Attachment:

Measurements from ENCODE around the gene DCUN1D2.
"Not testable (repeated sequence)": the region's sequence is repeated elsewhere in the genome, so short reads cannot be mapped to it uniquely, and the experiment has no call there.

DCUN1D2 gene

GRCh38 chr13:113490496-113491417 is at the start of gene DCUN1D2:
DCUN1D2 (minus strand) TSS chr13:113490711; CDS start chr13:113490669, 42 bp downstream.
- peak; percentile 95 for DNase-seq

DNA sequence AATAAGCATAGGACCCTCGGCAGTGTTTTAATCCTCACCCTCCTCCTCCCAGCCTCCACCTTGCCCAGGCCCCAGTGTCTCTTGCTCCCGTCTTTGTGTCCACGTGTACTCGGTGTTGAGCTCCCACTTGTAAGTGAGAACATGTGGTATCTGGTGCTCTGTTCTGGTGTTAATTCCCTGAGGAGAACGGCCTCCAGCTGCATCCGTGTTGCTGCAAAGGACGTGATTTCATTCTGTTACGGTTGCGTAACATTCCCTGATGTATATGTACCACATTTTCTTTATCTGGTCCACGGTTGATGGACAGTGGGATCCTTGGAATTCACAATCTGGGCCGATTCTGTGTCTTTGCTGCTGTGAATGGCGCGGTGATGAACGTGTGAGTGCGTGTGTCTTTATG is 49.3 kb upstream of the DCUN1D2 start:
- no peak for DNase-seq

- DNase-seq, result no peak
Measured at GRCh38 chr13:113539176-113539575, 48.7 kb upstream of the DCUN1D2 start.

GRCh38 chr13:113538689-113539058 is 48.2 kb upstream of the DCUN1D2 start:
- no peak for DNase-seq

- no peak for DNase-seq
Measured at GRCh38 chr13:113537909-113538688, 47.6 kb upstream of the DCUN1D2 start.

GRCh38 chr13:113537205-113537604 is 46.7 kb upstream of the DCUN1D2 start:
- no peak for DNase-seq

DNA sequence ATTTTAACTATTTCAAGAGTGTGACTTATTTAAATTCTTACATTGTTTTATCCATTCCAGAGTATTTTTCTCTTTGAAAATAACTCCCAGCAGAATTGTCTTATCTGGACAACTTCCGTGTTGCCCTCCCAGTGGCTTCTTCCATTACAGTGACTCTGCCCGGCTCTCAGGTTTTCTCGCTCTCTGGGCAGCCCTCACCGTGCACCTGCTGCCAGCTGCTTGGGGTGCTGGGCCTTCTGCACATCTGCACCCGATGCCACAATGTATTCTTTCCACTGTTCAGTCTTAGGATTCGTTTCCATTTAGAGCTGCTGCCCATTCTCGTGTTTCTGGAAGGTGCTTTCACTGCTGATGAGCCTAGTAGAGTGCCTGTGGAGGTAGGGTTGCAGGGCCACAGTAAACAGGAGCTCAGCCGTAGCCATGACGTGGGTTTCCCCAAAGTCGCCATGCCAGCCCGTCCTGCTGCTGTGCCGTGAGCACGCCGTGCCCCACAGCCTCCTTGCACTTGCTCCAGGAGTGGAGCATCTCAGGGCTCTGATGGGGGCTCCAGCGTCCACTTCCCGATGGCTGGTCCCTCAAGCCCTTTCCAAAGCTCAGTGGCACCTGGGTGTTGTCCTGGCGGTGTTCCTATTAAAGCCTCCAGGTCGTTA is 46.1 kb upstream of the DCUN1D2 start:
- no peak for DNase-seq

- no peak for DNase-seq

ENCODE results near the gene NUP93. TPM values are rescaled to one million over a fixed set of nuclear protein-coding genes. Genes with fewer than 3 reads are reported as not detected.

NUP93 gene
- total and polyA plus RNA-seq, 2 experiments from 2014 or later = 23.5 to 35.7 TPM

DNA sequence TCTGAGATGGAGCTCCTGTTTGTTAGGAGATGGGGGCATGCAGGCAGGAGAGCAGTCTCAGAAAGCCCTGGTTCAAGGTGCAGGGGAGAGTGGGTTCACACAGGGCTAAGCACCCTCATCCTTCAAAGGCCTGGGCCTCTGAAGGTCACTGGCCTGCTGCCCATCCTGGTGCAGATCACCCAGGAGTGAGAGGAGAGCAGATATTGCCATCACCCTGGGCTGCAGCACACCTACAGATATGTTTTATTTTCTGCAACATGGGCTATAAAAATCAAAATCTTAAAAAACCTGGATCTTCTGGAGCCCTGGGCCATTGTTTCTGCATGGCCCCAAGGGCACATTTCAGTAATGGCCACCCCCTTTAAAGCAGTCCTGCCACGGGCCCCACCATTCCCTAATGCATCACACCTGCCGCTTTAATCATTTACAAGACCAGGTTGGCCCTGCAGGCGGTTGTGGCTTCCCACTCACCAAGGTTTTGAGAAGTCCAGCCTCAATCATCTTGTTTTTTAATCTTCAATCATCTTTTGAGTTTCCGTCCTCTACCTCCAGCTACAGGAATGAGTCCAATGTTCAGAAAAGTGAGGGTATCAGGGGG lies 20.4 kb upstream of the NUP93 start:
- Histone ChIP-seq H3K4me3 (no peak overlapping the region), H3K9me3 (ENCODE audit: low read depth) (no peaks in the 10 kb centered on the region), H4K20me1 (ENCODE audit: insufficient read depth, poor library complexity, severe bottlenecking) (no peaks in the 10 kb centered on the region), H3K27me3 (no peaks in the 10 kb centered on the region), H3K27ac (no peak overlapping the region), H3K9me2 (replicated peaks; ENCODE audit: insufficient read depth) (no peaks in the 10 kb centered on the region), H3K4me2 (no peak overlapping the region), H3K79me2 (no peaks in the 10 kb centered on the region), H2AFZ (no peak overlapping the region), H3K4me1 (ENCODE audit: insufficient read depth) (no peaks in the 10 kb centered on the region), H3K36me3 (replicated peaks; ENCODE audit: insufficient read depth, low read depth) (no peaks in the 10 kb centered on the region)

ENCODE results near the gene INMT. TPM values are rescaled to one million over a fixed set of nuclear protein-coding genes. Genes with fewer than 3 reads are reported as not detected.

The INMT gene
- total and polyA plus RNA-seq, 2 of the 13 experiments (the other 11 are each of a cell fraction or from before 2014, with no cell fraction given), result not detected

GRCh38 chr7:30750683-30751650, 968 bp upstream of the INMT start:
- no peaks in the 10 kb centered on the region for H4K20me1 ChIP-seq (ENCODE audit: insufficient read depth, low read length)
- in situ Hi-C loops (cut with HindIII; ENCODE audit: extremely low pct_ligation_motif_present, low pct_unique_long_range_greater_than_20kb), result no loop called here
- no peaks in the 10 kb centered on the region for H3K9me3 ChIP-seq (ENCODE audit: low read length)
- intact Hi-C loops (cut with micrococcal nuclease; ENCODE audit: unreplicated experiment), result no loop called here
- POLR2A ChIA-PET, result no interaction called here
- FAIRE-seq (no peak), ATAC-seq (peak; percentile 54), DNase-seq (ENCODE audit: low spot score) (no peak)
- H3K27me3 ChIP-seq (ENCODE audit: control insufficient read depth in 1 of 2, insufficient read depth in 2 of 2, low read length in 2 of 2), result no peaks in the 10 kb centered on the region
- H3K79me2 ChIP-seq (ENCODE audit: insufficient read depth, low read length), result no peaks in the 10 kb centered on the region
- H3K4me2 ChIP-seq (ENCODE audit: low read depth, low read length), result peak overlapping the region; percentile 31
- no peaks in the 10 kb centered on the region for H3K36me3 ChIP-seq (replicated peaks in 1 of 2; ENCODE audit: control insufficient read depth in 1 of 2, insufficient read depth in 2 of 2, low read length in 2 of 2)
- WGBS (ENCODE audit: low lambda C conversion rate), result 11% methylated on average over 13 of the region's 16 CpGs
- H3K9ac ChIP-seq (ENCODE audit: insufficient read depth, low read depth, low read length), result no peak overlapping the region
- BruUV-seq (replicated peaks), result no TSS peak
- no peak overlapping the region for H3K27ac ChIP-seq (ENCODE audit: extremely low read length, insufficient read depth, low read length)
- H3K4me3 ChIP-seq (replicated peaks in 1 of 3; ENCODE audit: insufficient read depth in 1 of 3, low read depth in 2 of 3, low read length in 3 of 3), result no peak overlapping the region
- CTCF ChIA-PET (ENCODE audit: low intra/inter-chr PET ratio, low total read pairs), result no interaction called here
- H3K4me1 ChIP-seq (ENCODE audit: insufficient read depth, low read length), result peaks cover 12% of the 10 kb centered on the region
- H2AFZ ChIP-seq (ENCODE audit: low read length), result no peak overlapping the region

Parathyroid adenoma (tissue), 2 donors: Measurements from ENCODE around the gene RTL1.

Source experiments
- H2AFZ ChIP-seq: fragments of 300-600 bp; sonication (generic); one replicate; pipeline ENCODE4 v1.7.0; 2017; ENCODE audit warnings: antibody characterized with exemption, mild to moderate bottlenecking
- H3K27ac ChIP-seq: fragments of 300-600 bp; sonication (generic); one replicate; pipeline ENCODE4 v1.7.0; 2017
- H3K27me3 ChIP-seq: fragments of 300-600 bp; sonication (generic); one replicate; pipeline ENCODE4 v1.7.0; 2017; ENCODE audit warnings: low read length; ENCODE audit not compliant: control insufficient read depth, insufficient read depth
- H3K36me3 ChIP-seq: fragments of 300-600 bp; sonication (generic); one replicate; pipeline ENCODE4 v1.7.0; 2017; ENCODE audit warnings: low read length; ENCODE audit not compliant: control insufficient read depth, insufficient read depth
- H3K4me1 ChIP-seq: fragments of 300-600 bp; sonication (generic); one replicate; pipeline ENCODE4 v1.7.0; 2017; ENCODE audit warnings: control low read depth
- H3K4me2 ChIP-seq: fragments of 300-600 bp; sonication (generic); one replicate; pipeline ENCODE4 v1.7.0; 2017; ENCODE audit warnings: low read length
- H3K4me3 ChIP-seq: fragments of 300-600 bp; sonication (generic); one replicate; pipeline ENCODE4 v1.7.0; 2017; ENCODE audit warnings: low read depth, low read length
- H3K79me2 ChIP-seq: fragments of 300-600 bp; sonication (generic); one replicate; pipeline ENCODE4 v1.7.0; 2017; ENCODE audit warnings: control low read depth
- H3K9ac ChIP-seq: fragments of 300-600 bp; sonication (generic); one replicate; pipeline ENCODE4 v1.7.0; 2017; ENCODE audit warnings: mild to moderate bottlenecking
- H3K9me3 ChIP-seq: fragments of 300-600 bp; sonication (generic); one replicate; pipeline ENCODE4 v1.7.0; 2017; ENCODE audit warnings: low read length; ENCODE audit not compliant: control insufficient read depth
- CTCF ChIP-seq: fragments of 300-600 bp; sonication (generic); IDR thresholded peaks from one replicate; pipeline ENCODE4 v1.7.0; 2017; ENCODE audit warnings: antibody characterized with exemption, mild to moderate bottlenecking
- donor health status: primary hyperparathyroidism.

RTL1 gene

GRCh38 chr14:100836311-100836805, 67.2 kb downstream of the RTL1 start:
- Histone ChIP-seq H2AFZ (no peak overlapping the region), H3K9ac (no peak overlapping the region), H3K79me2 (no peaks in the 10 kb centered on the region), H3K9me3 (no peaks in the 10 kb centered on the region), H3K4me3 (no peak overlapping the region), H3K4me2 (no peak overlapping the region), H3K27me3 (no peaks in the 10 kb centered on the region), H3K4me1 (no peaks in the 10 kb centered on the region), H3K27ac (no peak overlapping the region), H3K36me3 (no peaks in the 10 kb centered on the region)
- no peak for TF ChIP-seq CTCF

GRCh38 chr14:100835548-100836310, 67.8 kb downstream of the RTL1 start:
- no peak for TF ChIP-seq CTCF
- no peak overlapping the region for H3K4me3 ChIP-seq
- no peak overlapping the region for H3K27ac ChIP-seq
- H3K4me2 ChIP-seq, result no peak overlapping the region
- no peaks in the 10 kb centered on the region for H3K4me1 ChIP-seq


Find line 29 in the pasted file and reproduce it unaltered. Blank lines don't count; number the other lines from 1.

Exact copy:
- no peaks in the 10 kb centered on the region for H4K20me1 ChIP-seq (ENCODE audit: insufficient read depth, low read length)